Co-Sleeping Pros and Cons

There’s never one right way to do anything.

I chose to co-sleep with my son because, for us, it felt like the best option.

That’s not to say it’s been cuddly and sweet the whole time.

And the official safety recommendation for my home state is for children to sleep:

  • On their backs
  • In a crib
  • Without blanket

I just wanted to share a bit about my experience with co-sleeping.

Safe Co-Sleeping Positions and Guidelines

For safety, lower the bed to the floor. Do not use pillows. We only use a sheet for a covering. Be mindful of minimizing electronics in my son’s sleeping space. No phone, laptop, router, etc in the same room. It’s a dark, quiet environment. We did end up using a sound machine, though. My son was waking up to the sound of a garbage truck several blocks away!

Pros of co-sleeping

  1. It made access to nursing easier. There were times where it felt safer for me to roll over and nurse in bed. I got to avoid getting baby up and out of his crib while exhausted. I avoided finagling all the nursing pillows. I avoided getting us transitioned back to bed in the middle of the night. There are times that I was so exhausted that I  feared tripping and falling with my baby in hand.
  2. It made me feel less anxious when I could see and hear my baby sleeping and breathing. I know modern technology has invented some amazing baby monitors. But, I’m somewhat distrusting of my ability to really tune-in to those kinds of devices. The fact that I could use my own senses to assess that my son wasn’t suffocating or in distress brought me more peace.
  3. It’s incredibly sweet to hear your baby’s sleep talking. Hearing their subconscious at play when they're so young is incredible. Sometimes my son will talk about something in his sleep from several months prior. It’s fascinating to witness his brain processing the world in waves.
  4. It felt like it fostered independence in my son, in one way. For example, when he’s tired, he knows he can just walk over to his bed without relying on someone to put him in it. Likewise, when he wakes up, he can get up and walk over to me on his own.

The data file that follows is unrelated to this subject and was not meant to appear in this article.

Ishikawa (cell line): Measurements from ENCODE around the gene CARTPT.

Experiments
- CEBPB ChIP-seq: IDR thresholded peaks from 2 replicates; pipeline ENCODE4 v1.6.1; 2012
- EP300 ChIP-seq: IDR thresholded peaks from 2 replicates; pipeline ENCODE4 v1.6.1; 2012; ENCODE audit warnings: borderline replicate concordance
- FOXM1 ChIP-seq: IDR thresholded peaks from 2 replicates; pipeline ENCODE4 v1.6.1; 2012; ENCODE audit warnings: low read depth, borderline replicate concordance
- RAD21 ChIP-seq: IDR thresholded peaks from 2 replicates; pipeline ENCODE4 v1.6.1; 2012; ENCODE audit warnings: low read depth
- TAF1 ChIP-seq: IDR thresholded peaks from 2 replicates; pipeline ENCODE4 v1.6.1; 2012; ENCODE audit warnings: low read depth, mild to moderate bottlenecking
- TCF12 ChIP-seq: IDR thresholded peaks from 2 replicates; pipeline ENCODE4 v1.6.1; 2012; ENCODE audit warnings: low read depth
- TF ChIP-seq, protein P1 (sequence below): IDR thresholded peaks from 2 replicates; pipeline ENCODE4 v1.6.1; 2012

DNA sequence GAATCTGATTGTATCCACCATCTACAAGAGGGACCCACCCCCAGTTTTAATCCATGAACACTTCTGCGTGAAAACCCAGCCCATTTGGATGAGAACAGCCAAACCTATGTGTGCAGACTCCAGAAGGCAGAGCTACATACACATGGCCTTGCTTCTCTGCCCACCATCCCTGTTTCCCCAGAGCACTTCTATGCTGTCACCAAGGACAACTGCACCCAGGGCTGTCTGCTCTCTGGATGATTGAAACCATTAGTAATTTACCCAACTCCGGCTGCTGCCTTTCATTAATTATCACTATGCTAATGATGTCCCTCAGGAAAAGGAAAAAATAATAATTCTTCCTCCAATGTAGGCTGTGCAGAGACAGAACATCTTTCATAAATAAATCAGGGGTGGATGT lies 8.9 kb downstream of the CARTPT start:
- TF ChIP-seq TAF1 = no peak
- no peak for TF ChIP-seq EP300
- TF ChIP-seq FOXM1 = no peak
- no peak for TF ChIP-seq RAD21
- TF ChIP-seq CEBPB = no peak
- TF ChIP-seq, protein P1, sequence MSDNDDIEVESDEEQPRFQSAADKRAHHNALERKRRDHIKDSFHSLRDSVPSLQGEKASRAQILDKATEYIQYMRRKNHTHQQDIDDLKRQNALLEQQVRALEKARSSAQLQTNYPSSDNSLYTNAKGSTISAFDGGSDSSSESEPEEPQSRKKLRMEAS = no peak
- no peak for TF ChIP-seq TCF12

5. Minimalism. I didn’t like the thought of buying something that would be used for a finite amount of time for a finite purpose. Plus, when my son was born we were in a 1 bedroom apartment. Putting a crib right next to the bed didn’t feel very different than being in the same sleeping space.

Cons of co-sleeping

  1. It makes access to nursing easier. Babies have the remarkable ability to sense/smell when their milk is near. So, from my experience, babies that cosleep wake up more frequently to nurse than babies who sleep in a crib. So, even two years in, there is no sleeping through the night for us.
  2. One reason I avoided a crib is that it felt.. so confining. I wanted him to develop a sense of agency with spatial awareness. But, that said...there were many nights, where instead of a crib defining his space, the whole room became his space. At times, I felt like the entire room was a giant crib for both of us. If my son had a sensitive evening (we will call it that for now) I’d put him to bed.  Then, the second I tried to get up to take care of laundry, dishes, meal prep, etc, he’d wake up. I’d have to try to start the process all over again. That was super exhausting. To lay there, not yet sleepy yourself, with your to-do list floating around in your head. The knowledge that you really only have an hour or so to try to get it done. But then being unable to move or else wake the baby was hard.
  3. Nighttime potty training has been...difficult. Even after he was day potty trained, I diapered him at night. I did that until the diapers were dry in the mornings. When I had that natural cue that he could hold his bladder through the night. Then I switched to cloth diapering, then to just panties and PJ's. But accidents happen. Sometimes 1-3 times a week. And even with waterproof sheets, mattress covers, and yoga mats for easy can still be jolting. And a lot to do in the middle of the night. Some approaches to managing night-time accidents are to limit fluid intake after dinner. And/or wake your child up to void once a night on a schedule. But neither of those options-though I’ve tried them-have stuck for us.
  4. Limitations on personal time/space. For me, cosleeping means you are with your child literally around the clock. So, it can feel like an infringement of personal space sometimes. Like, there was no relaxing and watching Netflicks in bed before drifting off for me.

There are so many variations to co-sleeping or crib sleeping. Your experience could look totally different from mine. 

There are all kinds of support groups for all kinds of sleeping styles out there.

And, do I know if, in the long run, it’ll be something I look back on with a strong feeling? Will cosleeping have contributed to any co-dependency behaviors down the road? Gordon Neugield Ph.D. and Gabor Mate M.D. claim that the more securely attached child, the more independent they’ll be down the road. For more info, you can read his amazing book Hold on to Your Kids: Why parents need to matter more than peers.

Is my choice in co-sleeping a reaction to how I was brought up (a home culture that was loving and also very pro-independence from a very young age)? Do I know if this approach will make him a “Sensitive sleeper” for life?

Sure don’t.

It’s a parenting approach I question and re-evaluate often. But ultimately, seeing that my son is happy, learning, and restful is comforting to me.

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